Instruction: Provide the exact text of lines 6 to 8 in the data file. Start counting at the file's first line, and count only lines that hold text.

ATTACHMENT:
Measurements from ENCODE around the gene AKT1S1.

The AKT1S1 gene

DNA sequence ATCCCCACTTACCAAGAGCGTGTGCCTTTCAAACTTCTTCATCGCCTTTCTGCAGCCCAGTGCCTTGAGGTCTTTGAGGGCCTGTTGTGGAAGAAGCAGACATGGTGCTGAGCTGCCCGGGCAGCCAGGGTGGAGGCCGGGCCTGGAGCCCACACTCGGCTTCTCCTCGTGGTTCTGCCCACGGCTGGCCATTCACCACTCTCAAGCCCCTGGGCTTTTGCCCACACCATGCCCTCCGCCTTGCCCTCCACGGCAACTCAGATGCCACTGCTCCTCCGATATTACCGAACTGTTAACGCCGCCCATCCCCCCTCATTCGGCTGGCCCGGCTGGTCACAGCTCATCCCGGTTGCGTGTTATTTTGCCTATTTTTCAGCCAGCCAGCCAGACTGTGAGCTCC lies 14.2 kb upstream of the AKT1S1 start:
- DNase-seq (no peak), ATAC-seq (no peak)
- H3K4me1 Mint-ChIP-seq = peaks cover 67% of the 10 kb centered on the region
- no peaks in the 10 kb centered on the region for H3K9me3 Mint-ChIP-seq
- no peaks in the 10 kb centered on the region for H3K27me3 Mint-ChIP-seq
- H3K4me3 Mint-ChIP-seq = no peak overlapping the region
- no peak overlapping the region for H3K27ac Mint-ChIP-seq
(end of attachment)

- no peaks in the 10 kb centered on the region for H3K9me3 Mint-ChIP-seq
- no peaks in the 10 kb centered on the region for H3K27me3 Mint-ChIP-seq
- H3K4me3 Mint-ChIP-seq = no peak overlapping the region